I know this is ultra-simplistic, but it seems reasonable to me.

Being on welfare and working are not binary opposites. A large percentage of those receiving food stamps are working full time. See, for example, many stories about Walmart employees.

Is the single mother raising kids idle? Is the rentier collecting rents or clipping coupons productive? The OP’s quote, which I assume came from this morning’s Word of the Day, is meaningless until you answer those questions. Do some welfare recipients do volunteer work? In Quebec for welfare recipients to do volunteer work, BTW.

Mr. Mailer said “subsisting on welfare”, so maybe it’s his mistake.

Maybe the examination should compare those who work/invest and pay taxes, vs. those who work/invest and receive food stamps or other subsidies.

If ‘total amount of money you get from the government’ minus ‘total amount of money you give to the government’ is a negative number, ISTM that this is one way to measure if you are productive or not.


The statement is not sufficiently objective as to be provable or disprovable. It is not a hypothesis, it is a position. Only interpretations of it could be provable, and you can provide some interpretations that could be proved and others that could be disproved.

OP, do some searches on tax expenditures:

Poor people pay sales taxes on stuff they buy, gas taxes for their vehicles, utility taxes & fees on their electricity, telephone calls, garbage collection, etc.

In fact, poor people pay a much larger share of their income in taxes than rich people do, from the studies I’ve seen. Because the poor person spends most of their money on basic necessities, which are taxed, while the rich ‘invest’ most of their money (in things that are largely untaxed, or taxed at lower rates).

Again, the quote is people “subsisting on welfare”. Where would somebody “subsisting on welfare” get the money to pay sales tax? The answer is that they get the money from somebody else’s productivity, not their own. It’s not a question of percentage of income; it’s a question of percentage of income derived from being productive.


PS - Food stamps were mentioned above, and you made reference to basic necessities. Food bought with food stamps is not subject to sales tax, by federal law. So those subsisting on welfare do not pay taxes on that portion of their basic necessities.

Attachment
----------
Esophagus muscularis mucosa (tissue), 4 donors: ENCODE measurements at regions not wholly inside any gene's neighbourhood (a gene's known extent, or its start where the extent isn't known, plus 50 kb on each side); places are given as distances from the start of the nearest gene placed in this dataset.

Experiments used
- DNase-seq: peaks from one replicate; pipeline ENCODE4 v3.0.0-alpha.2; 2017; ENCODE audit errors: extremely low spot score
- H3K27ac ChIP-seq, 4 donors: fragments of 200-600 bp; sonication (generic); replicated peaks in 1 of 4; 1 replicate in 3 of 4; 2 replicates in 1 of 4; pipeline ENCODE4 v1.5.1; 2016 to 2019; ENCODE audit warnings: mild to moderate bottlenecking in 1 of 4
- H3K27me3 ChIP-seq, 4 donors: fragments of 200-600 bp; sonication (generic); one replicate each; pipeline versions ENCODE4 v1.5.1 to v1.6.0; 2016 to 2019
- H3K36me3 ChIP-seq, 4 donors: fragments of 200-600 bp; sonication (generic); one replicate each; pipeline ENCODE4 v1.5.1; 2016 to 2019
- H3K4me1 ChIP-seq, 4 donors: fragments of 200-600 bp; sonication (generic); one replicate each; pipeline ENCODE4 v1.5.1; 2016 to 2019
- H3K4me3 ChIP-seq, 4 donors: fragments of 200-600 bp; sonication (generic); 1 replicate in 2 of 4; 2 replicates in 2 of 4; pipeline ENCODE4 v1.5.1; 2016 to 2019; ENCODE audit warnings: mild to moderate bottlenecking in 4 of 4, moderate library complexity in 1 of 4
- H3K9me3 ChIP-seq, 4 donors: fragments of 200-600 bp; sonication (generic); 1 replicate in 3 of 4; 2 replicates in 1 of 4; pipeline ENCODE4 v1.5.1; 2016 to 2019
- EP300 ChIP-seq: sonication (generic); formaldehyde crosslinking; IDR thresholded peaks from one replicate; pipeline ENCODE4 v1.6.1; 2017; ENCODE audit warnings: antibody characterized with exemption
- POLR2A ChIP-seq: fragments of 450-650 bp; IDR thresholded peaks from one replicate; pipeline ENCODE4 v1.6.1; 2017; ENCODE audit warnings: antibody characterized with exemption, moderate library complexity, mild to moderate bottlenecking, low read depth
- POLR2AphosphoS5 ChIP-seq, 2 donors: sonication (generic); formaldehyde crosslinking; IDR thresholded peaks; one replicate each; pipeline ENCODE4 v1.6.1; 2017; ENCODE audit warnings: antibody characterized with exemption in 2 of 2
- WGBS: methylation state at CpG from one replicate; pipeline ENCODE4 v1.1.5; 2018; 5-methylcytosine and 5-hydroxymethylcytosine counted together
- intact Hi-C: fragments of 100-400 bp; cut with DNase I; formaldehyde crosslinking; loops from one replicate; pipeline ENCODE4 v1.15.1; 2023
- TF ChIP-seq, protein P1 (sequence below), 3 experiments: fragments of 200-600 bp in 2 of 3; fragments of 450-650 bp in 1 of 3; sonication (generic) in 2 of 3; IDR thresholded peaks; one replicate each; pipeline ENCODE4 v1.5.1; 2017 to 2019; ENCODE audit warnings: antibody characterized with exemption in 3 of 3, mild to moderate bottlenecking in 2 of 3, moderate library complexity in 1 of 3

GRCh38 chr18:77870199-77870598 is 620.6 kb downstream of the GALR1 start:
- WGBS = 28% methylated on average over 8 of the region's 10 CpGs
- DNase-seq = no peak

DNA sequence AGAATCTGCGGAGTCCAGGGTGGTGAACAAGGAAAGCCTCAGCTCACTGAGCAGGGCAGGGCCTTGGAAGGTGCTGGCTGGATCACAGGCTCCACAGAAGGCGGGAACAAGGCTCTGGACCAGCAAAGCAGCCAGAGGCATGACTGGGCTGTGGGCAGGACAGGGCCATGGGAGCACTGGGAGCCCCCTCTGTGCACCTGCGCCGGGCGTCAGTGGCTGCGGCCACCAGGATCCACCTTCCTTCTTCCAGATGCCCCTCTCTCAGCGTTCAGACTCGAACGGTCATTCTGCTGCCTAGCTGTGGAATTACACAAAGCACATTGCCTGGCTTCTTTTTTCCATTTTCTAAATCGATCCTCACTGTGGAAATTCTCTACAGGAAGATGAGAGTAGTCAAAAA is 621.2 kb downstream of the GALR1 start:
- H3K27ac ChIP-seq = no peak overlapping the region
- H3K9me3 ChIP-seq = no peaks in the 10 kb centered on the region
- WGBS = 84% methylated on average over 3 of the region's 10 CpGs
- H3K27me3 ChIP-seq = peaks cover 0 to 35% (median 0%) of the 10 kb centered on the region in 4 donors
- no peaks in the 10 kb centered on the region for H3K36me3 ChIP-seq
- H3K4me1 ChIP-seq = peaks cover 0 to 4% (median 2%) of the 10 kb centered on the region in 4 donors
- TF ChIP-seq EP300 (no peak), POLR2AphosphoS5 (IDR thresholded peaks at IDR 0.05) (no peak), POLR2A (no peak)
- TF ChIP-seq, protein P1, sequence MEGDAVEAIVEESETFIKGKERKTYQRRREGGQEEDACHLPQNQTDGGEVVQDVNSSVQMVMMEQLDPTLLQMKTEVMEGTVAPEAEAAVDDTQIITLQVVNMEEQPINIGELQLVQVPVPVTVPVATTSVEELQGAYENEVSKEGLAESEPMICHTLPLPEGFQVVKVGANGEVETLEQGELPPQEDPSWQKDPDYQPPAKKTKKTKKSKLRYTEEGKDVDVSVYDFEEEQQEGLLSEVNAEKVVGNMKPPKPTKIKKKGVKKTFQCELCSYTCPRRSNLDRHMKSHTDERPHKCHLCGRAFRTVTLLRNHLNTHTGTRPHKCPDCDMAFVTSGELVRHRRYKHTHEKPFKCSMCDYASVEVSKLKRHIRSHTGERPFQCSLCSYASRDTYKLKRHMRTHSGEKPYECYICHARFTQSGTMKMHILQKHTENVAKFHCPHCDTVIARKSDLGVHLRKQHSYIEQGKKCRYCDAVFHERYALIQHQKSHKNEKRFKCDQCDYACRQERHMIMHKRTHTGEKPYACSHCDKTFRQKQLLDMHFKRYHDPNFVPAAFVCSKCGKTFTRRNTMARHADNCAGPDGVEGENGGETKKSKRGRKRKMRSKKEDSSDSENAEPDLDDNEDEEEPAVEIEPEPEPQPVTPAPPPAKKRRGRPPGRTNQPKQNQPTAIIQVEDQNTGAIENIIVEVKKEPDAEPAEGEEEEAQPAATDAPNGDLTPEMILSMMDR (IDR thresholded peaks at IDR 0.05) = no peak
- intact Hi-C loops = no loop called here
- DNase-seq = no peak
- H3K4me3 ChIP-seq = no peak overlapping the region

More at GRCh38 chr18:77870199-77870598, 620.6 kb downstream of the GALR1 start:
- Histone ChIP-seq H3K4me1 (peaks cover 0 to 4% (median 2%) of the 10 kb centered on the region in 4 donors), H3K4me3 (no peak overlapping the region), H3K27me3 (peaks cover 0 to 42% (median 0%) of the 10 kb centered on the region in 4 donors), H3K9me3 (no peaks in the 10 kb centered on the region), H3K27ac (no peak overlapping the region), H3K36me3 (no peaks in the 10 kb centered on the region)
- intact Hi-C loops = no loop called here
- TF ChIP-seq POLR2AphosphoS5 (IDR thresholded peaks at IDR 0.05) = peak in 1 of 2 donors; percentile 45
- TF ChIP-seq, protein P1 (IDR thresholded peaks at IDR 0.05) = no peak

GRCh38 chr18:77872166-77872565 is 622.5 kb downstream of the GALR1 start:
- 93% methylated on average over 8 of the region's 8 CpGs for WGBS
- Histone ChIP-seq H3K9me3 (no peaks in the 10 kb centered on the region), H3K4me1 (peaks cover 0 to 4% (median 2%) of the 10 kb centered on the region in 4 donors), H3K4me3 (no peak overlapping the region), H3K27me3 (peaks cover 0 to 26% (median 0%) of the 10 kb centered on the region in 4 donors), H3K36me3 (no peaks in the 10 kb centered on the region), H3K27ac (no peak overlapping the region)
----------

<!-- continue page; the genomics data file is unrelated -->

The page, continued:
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This is not true. Even when you include payroll taxes and sales taxes the rich pay a much higher percentage of their income in tax then poor people. Those making over a million per year pay around 33% and those making under 10,000 pay around 10%. Those who make 10K-20K pay the smallest percentage at .4%.

I don’t think that chart takes sales tax into consideration.

Someone living off inherited investments is not living off of their past work. Their money might be productive (or it might not) while they are not personally productive.
You can make a better argument for productivity for people actively working.

Even there, it depends on what you mean by productive. A CEO can certainly create far more wealth in a day than a poor person can in a lifetime. But he can also lose more money for stockholders than the poor person can. Do you consider the Enron execs productive or unproductive?

BTW Mailer died a long time ago. What he said about welfare isn’t all that relevant today.

…said the youngster. (Mailer died in 2007)

I think the “or invest” part of this is pretty debatable, and is the core of Mailer’s question.

A CEO is employed. He’s productive. Similarly, a Walmart stocker (who might both work and be on welfare). It might be hard to figure out exactly how productive each is, but they’re (probably) both net positive.

An owner of capital isn’t obviously productive. Yes, said owner might be carefully making decisions about investments, and thus being productive. But he also might just be a passive rentier.

A simple example, using myself. I’m employed. I like to think I’m a productive member of society. To the extent that I’ve saved my wages and made investments, I would reasonably argue that at least some of the gain from those investments can count as part of my productivity, since I earned the seed capital and chose to invest it instead of whatever.

But there’s a decent chance that I’ll inherit a rental property some day. On that day, do I become more productive than I was the day before I inherited it? I don’t think I do. And, given the opportunity cost of going to work, I might well make the choice to become less productive. After all, I don’t need to work as hard to enjoy the same standard of living I used to.

That’s an easy example of how “the rich” might end up being less productive than “the poor”. Sure, someone worked really hard to create those assets at one point, but how many of those enjoying the splendor aren’t responsible for creating it?

“Hours Worked” is a completely irrelevant statistic.

People are, in general, paid in fairly close proximity to the value other people place on the work you do. When it comes to manual labor, hours worked may be a reasonable proxy for value provided. But that is not true for all activities. And it does not consider the value of capital.